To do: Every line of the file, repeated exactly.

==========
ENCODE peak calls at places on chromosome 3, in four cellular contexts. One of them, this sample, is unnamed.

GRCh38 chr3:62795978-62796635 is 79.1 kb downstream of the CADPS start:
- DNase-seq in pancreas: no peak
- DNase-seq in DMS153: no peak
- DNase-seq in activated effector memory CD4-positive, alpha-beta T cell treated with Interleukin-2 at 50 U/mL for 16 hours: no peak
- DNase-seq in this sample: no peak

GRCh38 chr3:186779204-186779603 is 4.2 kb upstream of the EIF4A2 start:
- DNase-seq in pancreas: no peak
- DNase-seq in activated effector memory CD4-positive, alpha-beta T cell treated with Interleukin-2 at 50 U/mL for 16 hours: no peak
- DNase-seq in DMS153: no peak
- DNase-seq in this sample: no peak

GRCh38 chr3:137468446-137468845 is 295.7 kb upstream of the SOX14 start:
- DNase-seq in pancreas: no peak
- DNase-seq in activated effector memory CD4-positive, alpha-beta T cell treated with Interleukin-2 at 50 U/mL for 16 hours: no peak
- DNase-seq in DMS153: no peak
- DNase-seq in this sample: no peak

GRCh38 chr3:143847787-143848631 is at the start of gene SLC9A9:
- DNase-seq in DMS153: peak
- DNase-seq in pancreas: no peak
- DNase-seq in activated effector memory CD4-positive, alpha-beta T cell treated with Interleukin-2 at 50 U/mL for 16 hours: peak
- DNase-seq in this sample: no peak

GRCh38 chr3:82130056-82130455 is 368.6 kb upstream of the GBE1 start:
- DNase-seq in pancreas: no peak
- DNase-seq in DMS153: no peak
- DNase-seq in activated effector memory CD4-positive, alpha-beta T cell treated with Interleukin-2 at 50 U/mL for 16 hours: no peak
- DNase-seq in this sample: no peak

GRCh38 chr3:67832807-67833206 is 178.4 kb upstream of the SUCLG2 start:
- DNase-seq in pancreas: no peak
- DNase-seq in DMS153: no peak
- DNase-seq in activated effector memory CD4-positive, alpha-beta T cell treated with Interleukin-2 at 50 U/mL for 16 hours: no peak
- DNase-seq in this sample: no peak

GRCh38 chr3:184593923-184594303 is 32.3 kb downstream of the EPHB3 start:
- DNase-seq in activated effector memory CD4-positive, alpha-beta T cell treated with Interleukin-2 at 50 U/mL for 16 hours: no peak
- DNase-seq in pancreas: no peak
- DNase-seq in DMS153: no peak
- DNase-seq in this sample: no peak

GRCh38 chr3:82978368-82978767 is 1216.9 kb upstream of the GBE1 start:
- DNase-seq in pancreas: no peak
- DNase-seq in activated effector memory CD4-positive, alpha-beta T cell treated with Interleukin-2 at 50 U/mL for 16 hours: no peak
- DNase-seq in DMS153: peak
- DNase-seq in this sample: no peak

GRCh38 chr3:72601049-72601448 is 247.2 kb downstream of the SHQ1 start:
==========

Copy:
ENCODE peak calls at places on chromosome 3, in four cellular contexts. One of them, this sample, is unnamed.

GRCh38 chr3:62795978-62796635 is 79.1 kb downstream of the CADPS start:
- DNase-seq in pancreas: no peak
- DNase-seq in DMS153: no peak
- DNase-seq in activated effector memory CD4-positive, alpha-beta T cell treated with Interleukin-2 at 50 U/mL for 16 hours: no peak
- DNase-seq in this sample: no peak

GRCh38 chr3:186779204-186779603 is 4.2 kb upstream of the EIF4A2 start:
- DNase-seq in pancreas: no peak
- DNase-seq in activated effector memory CD4-positive, alpha-beta T cell treated with Interleukin-2 at 50 U/mL for 16 hours: no peak
- DNase-seq in DMS153: no peak
- DNase-seq in this sample: no peak

GRCh38 chr3:137468446-137468845 is 295.7 kb upstream of the SOX14 start:
- DNase-seq in pancreas: no peak
- DNase-seq in activated effector memory CD4-positive, alpha-beta T cell treated with Interleukin-2 at 50 U/mL for 16 hours: no peak
- DNase-seq in DMS153: no peak
- DNase-seq in this sample: no peak

GRCh38 chr3:143847787-143848631 is at the start of gene SLC9A9:
- DNase-seq in DMS153: peak
- DNase-seq in pancreas: no peak
- DNase-seq in activated effector memory CD4-positive, alpha-beta T cell treated with Interleukin-2 at 50 U/mL for 16 hours: peak
- DNase-seq in this sample: no peak

GRCh38 chr3:82130056-82130455 is 368.6 kb upstream of the GBE1 start:
- DNase-seq in pancreas: no peak
- DNase-seq in DMS153: no peak
- DNase-seq in activated effector memory CD4-positive, alpha-beta T cell treated with Interleukin-2 at 50 U/mL for 16 hours: no peak
- DNase-seq in this sample: no peak

GRCh38 chr3:67832807-67833206 is 178.4 kb upstream of the SUCLG2 start:
- DNase-seq in pancreas: no peak
- DNase-seq in DMS153: no peak
- DNase-seq in activated effector memory CD4-positive, alpha-beta T cell treated with Interleukin-2 at 50 U/mL for 16 hours: no peak
- DNase-seq in this sample: no peak

GRCh38 chr3:184593923-184594303 is 32.3 kb downstream of the EPHB3 start:
- DNase-seq in activated effector memory CD4-positive, alpha-beta T cell treated with Interleukin-2 at 50 U/mL for 16 hours: no peak
- DNase-seq in pancreas: no peak
- DNase-seq in DMS153: no peak
- DNase-seq in this sample: no peak

GRCh38 chr3:82978368-82978767 is 1216.9 kb upstream of the GBE1 start:
- DNase-seq in pancreas: no peak
- DNase-seq in activated effector memory CD4-positive, alpha-beta T cell treated with Interleukin-2 at 50 U/mL for 16 hours: no peak
- DNase-seq in DMS153: peak
- DNase-seq in this sample: no peak

GRCh38 chr3:72601049-72601448 is 247.2 kb downstream of the SHQ1 start: